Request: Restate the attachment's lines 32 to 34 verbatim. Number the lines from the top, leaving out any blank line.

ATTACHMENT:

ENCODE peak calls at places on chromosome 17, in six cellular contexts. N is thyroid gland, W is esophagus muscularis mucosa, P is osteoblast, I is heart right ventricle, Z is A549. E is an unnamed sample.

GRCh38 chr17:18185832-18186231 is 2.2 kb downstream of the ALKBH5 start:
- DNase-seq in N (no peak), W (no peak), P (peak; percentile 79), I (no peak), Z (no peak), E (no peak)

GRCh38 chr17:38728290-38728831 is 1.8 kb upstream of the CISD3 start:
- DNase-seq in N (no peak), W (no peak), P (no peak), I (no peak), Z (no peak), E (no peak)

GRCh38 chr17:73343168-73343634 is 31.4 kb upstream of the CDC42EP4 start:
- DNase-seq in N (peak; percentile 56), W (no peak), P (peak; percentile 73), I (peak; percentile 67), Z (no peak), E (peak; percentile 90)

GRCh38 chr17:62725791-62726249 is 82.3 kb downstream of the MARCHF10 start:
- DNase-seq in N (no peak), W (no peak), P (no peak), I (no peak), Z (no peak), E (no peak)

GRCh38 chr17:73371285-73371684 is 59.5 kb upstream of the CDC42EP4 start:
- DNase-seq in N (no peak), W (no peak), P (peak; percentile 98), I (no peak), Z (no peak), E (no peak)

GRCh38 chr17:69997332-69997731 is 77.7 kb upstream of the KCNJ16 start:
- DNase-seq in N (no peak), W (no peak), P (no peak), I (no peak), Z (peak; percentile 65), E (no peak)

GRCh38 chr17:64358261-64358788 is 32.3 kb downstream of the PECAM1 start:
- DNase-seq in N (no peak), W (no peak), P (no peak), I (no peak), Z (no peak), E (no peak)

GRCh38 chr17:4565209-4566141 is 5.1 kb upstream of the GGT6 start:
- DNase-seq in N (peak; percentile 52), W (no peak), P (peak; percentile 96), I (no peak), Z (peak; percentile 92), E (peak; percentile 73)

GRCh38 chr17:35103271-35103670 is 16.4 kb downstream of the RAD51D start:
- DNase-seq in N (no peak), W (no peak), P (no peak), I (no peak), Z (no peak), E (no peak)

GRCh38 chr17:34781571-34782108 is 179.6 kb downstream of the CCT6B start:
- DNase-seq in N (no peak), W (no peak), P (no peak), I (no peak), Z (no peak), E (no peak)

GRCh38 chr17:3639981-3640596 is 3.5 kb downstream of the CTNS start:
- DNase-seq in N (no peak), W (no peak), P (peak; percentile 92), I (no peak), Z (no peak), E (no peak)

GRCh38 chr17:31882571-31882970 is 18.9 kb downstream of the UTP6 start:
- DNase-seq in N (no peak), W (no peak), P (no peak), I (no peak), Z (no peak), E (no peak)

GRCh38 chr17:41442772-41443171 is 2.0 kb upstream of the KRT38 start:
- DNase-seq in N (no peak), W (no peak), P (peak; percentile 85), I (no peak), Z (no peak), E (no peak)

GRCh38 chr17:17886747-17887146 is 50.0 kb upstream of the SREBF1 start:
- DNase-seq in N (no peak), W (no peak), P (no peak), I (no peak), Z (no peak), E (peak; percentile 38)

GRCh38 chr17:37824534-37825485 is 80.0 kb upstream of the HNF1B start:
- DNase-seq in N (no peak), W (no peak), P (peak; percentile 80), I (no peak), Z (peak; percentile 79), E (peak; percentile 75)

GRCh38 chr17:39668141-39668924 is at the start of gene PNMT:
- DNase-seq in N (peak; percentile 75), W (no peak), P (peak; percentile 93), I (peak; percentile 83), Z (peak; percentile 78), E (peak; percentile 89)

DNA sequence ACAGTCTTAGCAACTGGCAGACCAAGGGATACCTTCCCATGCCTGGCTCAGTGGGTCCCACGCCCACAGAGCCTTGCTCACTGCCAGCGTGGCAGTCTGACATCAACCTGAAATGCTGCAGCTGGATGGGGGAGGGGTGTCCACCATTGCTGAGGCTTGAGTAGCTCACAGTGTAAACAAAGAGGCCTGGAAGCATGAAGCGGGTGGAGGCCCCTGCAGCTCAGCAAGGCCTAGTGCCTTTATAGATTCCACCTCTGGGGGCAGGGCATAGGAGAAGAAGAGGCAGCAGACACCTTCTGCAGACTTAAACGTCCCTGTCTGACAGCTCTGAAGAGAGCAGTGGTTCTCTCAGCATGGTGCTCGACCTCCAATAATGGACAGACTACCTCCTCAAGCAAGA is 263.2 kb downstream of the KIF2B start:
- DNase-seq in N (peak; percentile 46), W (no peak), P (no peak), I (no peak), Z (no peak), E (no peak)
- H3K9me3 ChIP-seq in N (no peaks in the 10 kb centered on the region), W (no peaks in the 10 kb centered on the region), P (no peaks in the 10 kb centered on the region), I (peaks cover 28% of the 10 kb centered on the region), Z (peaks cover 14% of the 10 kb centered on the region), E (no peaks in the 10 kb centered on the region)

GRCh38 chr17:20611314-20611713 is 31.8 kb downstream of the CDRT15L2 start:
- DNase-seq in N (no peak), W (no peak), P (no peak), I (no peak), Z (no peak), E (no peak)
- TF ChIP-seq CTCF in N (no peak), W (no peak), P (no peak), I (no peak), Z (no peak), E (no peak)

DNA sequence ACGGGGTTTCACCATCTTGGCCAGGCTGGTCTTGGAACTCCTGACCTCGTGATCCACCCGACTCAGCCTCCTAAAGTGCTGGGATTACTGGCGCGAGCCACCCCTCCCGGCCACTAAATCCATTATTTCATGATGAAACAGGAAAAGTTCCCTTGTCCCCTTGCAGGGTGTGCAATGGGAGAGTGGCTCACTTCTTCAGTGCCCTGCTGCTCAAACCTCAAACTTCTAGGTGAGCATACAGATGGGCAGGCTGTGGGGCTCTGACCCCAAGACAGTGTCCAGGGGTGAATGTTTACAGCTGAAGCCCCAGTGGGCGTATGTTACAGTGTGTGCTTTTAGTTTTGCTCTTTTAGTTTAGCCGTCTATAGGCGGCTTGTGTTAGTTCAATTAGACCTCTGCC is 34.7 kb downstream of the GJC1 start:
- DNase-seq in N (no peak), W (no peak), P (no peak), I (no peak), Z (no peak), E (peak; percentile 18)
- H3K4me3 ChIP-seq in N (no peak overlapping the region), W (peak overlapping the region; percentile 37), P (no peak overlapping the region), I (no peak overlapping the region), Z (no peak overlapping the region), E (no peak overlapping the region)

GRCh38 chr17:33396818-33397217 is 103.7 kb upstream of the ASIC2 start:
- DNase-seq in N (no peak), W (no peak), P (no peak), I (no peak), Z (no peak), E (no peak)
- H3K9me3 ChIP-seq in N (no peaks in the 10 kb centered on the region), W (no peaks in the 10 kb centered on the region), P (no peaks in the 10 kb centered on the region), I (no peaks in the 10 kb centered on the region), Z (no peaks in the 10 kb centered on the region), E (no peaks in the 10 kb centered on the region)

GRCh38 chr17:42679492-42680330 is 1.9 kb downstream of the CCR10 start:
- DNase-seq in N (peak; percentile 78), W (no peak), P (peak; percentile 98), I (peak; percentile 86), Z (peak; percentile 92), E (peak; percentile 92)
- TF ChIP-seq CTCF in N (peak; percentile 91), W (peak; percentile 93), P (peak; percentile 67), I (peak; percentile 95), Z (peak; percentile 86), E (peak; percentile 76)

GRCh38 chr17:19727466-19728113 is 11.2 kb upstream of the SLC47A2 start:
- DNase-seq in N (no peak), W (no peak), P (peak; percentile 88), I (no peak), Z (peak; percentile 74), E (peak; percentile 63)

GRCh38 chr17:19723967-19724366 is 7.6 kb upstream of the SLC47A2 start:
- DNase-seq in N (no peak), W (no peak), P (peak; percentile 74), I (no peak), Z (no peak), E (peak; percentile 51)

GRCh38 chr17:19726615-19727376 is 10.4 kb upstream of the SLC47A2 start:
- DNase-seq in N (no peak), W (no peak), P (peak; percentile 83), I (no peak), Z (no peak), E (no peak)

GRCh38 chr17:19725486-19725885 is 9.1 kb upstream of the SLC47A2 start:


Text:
GRCh38 chr17:39668141-39668924 is at the start of gene PNMT:
- DNase-seq in N (peak; percentile 75), W (no peak), P (peak; percentile 93), I (peak; percentile 83), Z (peak; percentile 78), E (peak; percentile 89)

DNA sequence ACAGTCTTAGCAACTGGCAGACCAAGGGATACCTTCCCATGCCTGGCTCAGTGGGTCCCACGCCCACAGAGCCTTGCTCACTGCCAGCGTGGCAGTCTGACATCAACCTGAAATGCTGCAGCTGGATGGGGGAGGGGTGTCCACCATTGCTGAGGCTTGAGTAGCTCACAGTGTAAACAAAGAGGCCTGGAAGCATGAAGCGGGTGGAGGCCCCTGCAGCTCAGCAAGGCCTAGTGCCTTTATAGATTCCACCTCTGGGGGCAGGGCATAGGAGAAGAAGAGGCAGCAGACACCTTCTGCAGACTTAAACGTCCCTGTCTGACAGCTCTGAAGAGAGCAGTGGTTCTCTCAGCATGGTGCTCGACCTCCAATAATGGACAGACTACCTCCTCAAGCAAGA is 263.2 kb downstream of the KIF2B start: